New Chrome biometric authentication feature for authorizing online payments.
- Chrome now includes the ability to verify your credit card information using a biometric.
- You will not have to remember your CVC if you decide to use the feature.
- A new interface also makes it easy to enter your login information with one hand.
At one point or another, you may be in a situation where you want to buy something online, but you can not fully remember all your credit card information, so you will get up from your computer to find your wallet. Google wants to make these trips a thing of the past with an upgrade to Chrome’s existing vehicle functionality.
If you use Chrome to store your credit card information, you will know that it requires you to enter your three- to four-digit verification code (CVC) each time you make an online purchase. Chrome does this because your payment credentials are only transferred to the browser when they need them. While there is a good chance that you may have memorized your card CVC after logging in so often, you will no longer need to remember it with the latest Chrome feature. Starting this week with Windows and macOS and extending later to Android devices, you can verify your identity when making an online purchase using biometrics, including fingerprints.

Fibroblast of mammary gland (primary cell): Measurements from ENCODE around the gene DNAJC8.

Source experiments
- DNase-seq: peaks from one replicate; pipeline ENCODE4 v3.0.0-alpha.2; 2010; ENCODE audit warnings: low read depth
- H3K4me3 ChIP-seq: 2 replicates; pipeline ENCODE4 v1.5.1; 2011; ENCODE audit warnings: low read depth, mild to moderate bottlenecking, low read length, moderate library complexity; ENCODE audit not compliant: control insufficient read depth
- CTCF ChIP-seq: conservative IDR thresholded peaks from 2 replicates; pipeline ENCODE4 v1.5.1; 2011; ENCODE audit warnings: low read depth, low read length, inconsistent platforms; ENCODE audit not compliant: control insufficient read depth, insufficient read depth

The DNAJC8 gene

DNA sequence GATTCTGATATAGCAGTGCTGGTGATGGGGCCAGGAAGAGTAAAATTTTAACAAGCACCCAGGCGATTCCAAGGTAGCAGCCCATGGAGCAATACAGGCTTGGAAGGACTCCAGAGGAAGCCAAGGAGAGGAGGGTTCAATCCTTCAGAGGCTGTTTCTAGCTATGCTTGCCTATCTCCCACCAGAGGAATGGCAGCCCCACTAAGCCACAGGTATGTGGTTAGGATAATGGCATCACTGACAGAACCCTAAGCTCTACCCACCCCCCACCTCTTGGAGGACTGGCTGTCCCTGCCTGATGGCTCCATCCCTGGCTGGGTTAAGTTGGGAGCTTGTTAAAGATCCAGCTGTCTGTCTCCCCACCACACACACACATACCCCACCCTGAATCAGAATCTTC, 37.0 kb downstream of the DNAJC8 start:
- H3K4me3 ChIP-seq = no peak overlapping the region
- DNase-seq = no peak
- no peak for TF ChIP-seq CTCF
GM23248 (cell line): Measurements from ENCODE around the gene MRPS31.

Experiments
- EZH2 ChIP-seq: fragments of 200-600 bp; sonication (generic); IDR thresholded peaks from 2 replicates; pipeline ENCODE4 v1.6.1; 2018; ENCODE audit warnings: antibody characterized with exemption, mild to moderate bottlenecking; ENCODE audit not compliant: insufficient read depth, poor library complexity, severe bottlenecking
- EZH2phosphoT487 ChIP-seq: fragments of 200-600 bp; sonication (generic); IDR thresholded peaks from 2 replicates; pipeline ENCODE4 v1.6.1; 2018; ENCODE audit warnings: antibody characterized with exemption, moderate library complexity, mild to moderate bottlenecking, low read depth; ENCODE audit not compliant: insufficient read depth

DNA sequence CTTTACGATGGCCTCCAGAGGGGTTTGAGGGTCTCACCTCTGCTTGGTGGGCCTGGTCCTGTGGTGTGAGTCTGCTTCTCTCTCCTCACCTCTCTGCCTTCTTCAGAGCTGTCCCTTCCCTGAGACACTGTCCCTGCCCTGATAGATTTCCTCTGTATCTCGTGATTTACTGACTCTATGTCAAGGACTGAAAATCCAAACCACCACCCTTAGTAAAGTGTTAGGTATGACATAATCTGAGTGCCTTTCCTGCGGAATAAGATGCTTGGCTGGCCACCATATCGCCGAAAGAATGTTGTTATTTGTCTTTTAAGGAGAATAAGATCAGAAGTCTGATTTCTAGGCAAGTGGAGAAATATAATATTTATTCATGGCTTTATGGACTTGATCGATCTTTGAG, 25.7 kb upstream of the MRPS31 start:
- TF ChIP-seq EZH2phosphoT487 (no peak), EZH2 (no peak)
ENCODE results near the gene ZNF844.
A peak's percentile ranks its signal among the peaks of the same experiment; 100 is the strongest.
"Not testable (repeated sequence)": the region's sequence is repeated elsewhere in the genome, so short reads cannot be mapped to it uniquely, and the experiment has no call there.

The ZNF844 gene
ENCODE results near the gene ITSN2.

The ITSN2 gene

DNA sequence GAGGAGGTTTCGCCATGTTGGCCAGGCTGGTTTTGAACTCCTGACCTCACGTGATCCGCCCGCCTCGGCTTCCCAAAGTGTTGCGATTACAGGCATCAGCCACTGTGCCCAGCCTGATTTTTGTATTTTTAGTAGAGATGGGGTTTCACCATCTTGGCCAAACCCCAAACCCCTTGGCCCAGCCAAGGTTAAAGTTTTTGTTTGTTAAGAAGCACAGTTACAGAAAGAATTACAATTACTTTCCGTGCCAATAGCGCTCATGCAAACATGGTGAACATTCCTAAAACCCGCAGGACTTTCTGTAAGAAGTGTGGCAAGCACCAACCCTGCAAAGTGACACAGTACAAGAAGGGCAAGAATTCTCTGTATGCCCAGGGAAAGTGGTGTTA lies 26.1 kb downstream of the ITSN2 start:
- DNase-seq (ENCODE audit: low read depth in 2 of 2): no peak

You will need to enter your CVC the first time you make an online purchase. Google makes a point to note that the feature is optional to use, and you can turn it off at any time. Your biometric information is provided using the WebAuthn W3C standard.
Google is adding a new interface for accessing websites.
What’s more, Google is introducing a new Chrome-filled touch interface that will appear whenever you visit a webpage where you have an account. It also allows you to enter your login information using only one hand. Furthermore, it reduces the amount of traffic you need to make, especially if you have multiple accounts for the same website or platform. The company plans to browse the new touchscreen functionality to fill Chrome on Android devices in the coming weeks.
Related: The best password manager apps for Android
When it comes to taking advantage of automation, most people are best off using exclusively a password manager like 1Password or LastPass to store their login credentials and credit card information as they can work on most devices their and interface directly with other applications thanks to the automatic Android API. However, if you find yourself using a lot of Chrome, both new features will come as welcome add-ons.